North Korea facts you probably didn't know

North Korea facts you probably didn't know

We were one of the first organisations to bring tourists to North Korea more than thirty years ago. Since then we’ve taken tours to see grand statues, meet kids at local schools and pushed out beyond Pyongyang to explore lesser known destinations like Rajin and Chongjin.

With more than twenty visits to the country under his belt, Carl Meadows, our resident North Korea expert, also knows a secret or two about the world’s most secretive nation. Here he shares seven facts about North Korea you probably haven’t heard. 

 

1. Taedonggang beer is North Korea’s most popular beer and it owes its origins to a small town in Wiltshire. In 2000 the North Koreans purchased Ushers brewery in Trowbridge and shipped it lock, stock and barrel to Pyongyang. The beer is a lager, although it has hints of a British ale. You can taste the beer during a rare visit to a public bar on our North Korea Pioneering Tour.

2. The country has two national flowers, Kimilsungia and Kimjongilia. No word yet on when Kimjongunilia will be added to the list.

3. With 1000 artists, North Korea’s Mansudae Art Studio is one of the biggest art factories in the world.  It’s here that they produce most of the iconic Kim Il-sung and Kim Jong-il statues scattered across the country. The work is such good quality that the studio has been commissioned to produce statues and installations everywhere from Germany to Senegal.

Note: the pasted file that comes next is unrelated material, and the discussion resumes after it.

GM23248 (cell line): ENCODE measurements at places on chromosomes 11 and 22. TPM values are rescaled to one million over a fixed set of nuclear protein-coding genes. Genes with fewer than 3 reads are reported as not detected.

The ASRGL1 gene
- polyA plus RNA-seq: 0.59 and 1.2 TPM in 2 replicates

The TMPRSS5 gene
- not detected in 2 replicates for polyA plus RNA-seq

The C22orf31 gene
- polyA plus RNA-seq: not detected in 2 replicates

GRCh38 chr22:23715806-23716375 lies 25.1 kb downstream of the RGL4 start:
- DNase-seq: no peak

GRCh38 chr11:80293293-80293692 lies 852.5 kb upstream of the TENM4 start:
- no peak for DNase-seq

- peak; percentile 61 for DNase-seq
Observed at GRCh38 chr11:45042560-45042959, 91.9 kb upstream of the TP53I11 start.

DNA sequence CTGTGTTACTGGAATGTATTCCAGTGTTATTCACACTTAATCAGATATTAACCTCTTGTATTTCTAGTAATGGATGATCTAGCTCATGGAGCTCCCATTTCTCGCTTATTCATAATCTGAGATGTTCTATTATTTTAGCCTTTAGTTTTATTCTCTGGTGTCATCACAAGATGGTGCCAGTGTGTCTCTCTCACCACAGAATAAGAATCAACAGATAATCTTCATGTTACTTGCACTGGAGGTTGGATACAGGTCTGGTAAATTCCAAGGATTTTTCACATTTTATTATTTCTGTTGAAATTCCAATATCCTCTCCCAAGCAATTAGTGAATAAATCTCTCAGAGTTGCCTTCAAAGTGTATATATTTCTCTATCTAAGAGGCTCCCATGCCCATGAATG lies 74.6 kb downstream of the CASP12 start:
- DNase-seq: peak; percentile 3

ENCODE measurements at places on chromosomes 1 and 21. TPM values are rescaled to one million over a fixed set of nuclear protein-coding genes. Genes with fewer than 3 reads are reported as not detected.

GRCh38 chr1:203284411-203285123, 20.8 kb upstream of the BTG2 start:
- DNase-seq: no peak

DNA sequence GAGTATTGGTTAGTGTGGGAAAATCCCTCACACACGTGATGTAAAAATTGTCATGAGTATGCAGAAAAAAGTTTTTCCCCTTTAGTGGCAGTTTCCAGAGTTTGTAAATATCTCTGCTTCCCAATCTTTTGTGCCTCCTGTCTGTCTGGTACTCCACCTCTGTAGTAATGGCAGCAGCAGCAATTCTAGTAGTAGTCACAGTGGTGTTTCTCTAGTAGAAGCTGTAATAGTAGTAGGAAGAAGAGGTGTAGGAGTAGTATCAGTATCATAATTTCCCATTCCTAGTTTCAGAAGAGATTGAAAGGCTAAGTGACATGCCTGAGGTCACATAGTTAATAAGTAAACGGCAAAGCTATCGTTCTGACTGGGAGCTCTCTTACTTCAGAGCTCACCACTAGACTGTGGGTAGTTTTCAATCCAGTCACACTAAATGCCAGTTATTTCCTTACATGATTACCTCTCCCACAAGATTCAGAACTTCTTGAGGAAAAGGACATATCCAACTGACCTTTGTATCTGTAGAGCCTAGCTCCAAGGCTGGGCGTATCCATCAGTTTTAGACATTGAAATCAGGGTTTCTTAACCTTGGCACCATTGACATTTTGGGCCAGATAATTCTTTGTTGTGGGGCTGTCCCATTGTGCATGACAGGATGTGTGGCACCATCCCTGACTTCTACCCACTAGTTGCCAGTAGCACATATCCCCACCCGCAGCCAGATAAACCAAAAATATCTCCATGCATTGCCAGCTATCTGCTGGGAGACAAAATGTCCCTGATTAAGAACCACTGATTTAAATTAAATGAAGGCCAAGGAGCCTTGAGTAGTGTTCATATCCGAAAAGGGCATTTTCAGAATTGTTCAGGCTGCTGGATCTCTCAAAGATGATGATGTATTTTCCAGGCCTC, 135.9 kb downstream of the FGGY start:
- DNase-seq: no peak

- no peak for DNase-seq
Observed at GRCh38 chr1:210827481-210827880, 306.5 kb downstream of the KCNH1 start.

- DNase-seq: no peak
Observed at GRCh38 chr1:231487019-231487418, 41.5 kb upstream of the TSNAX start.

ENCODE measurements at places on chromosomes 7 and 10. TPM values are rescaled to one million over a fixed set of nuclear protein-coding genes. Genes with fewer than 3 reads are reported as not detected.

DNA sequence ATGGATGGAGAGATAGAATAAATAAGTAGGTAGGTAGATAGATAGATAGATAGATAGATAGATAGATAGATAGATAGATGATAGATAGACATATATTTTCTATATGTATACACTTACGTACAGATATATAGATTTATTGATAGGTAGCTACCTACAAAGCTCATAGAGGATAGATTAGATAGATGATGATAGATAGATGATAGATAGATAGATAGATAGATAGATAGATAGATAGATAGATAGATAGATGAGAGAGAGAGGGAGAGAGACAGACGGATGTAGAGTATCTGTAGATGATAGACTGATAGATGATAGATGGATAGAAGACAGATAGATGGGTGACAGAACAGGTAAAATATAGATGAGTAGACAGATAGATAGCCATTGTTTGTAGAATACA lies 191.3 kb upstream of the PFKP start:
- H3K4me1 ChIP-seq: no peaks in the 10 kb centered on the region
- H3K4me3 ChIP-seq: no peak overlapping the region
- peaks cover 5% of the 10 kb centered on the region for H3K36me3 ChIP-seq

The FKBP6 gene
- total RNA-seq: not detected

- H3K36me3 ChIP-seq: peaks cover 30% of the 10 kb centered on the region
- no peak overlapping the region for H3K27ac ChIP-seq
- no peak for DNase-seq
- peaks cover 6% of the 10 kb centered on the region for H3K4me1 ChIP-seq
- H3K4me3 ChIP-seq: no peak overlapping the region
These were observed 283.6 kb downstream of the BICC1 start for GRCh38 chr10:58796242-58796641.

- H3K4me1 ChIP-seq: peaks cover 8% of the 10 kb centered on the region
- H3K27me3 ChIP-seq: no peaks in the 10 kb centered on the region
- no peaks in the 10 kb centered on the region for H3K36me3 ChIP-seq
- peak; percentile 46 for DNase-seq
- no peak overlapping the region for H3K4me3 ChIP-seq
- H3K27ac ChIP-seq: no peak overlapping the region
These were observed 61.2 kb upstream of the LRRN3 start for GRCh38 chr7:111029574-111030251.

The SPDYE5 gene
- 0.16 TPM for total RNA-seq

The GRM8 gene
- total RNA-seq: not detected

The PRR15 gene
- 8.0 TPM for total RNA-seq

4. North Korea has its own Loch Ness Monster. The Lake Tianchi Monster was first sighted in 1903, while a recent Chinese documentary crew said it had spotted six creatures from the deep. 

5. The international trade embargo against North Korea means that everything from wine to weapons is banned. But the embargo has had some interesting side effects. North Korea is one of the few places left in the world where you can fly on vintage Soviet era aircraft, while the oldest public bus service in Pyongyang is still serviced by Skodas from the 1950s. 

6. Most of North Korea’s national parks have very few visitors - that means that flora and fauna have blossomed.

7. North Korea has not one but three theme parks. The newest is Rungra People’s Pleasure Ground, opened by Kim Jong Un in 2012. The park has modern rollercoasters, water slides and dolphin shows.  

 Speak to Carl to join a North Korea tour and find out more about this little understood country.